Is French a Global Language?

Jun 2, 2015 by

francophone_countriesAn article by Pascal-Emmanuel Gobry in Forbes challenged John McWhorter’s view that French is no longer an important global language (see McWhorter’s “Let’s Stop Pretending That French Is an Important Language” in The New Republic). In his usual witty manner, McWhorter notes that

“the idea that American-born children need to learn French has become more reflex than action, like classical music played at the wedding of people who live to modern pop. French in educated America is now a class marker, originating from that distant day when French was Europe’s international language.”

Gobry counters this position by arguing that French “just might be the language of the future”. The main argument comes from his observation that, as with English, Spanish, and Portuguese, the majority of French speakers today live not in France but in the former French colonies, particularly in Africa. This is not true, however: according to the Ethnologue, the majority of native speakers of French (60,000,000 out of about 76,000,000) live in France. The numbers of native French speakers in African countries are much smaller: 80,000 in Morocco, about 37,000 each in Gabon and Mauritius, 28,000 in Congo, 20,000 in Senegal, 17,500 in Côte d’Ivoire, 16,700 in Benin, 11,000 in Tunisia, 10,000 in Algeria, 9,000 each in Mali and Central African Republic, 6,000 in Niger, 3,000 each in Chad and Togo, and 2,300 in Rwanda. These numbers, even with projected population growth, do not add up to Gobry’s projection of 750 million speakers of French by 2050. This figure comes from a study done by investment bank Natixis, which claims that that by the middle of the century, French will be spoken by 8% of the world’s population, the largest group of any language, even ahead of Mandarin.

In order to get closer to this projection, one needs to count also the second-language users of French, who constitute a much larger group in Africa. The Ethnologue lists 12,700,000 second-language speakers of French in Côte d’Ivoire, 6,080,000 in Democratic Republic of the Congo, 6,360,000 in Tunisia 4,150,000 in Morocco, 2,950,000 in Cameroon, 2,000,000 in Togo, 1,940,000 in Chad, 1,150,000 in Senegal, 1,260,000 in Niger, 1,200,000 in Congo, 1,120,000 in Gabon, 1,110,000 in Mali, and less than 4,000,000 together in Central African Republic, Burkina Faso, Benin, Rwanda, Burundi, Mauritania, and Mauritius. Together with the native speakers of French these figures add up to about 150 million altogether, still a far cry from Gobry’s projection.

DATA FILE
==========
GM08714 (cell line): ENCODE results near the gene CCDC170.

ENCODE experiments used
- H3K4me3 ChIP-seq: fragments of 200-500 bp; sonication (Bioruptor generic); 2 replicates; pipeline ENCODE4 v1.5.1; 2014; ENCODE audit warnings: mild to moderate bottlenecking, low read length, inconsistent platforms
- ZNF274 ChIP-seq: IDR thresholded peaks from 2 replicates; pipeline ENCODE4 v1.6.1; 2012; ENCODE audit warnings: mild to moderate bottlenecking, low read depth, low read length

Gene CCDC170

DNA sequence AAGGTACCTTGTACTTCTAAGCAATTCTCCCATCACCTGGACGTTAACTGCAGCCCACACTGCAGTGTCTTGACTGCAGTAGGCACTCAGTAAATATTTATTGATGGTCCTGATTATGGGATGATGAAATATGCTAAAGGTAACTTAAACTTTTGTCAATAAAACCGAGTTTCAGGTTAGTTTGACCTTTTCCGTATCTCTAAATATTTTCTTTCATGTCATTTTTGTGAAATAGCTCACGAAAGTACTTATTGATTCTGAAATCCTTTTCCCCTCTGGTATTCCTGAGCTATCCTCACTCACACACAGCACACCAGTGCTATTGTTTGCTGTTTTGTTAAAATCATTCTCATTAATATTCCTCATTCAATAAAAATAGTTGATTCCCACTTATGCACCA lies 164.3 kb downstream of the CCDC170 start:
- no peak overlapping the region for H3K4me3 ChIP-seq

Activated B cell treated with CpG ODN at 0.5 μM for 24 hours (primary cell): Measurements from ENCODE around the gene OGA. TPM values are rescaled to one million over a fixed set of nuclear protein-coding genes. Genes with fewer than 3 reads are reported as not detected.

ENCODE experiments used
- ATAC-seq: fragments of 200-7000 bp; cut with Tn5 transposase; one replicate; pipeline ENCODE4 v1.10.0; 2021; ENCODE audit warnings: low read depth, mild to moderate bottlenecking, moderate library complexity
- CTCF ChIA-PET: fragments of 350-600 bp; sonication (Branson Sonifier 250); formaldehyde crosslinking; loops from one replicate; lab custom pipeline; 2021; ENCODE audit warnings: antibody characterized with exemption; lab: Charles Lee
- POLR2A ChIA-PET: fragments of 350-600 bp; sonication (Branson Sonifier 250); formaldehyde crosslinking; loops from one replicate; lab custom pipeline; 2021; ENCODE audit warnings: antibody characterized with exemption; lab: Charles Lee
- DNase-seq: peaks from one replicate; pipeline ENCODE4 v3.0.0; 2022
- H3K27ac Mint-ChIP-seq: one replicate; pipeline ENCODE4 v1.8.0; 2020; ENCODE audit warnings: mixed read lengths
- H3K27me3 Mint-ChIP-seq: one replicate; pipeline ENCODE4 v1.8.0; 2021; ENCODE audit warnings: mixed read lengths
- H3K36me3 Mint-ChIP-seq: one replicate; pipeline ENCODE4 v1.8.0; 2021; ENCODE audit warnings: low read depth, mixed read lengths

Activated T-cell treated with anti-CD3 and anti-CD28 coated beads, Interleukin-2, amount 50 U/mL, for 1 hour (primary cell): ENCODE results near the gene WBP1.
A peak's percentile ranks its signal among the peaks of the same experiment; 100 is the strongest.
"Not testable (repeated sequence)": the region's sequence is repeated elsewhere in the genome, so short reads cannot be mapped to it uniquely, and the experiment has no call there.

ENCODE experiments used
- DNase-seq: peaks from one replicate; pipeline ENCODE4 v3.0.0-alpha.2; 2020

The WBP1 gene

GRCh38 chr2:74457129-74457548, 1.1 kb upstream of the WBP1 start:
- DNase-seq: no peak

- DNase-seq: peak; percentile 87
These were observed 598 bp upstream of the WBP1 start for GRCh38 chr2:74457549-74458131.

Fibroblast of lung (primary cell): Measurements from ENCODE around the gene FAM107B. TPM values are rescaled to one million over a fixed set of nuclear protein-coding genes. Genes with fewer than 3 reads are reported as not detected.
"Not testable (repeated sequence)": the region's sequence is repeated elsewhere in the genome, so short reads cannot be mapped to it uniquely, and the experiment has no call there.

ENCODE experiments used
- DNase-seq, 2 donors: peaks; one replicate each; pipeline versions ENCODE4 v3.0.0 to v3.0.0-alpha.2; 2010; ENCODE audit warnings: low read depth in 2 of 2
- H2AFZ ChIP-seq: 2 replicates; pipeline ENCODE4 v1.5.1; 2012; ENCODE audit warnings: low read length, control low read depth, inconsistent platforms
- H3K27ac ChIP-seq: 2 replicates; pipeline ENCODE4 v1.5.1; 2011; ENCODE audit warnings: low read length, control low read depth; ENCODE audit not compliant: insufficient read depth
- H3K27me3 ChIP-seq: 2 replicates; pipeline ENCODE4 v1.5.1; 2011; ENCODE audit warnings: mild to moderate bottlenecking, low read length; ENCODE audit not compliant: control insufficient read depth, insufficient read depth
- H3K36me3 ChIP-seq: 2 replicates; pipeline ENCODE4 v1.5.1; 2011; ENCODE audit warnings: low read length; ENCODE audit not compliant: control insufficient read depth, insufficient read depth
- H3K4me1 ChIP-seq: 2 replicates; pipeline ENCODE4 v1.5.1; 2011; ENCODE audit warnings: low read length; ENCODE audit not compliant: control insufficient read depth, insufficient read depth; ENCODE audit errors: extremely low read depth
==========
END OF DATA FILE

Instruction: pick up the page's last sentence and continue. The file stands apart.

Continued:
As Gobry points out, the problematic projection may be due to the study’s methodology, which “is somewhat questionable, since it counts as French-speakers all the inhabitants of countries where French is an official language, which probably won’t be the case”. Indeed, French has a much lower penetration rate than other colonial languages, particularly English. A much higher proportion of the population in former British colonies in Africa speak English than the corresponding number of French speakers in former French and Belgian colonies. Interestingly, former British and French colonies also differ in the status of indigenous languages. In my book Languages of the World: An Introduction, I describe this post-colonial situation as follows (pp. 121-122):

“The French typically imposed their colonial language on the locals: it was taught in all primary schools from first grade up. But the British set up schools where local languages were the medium of instruction through primary school; only people who continued into secondary education learned English. As a result, in the former British colonies local tongues developed into full-fledged languages to be used in various domains: newspapers are published in local languages and some of them — such as Swahili — even have their own literature. In the former French colonies, the situation is very different: not only is it hard to find newspapers or books in the local languages, but many of them do not even have writing at all.”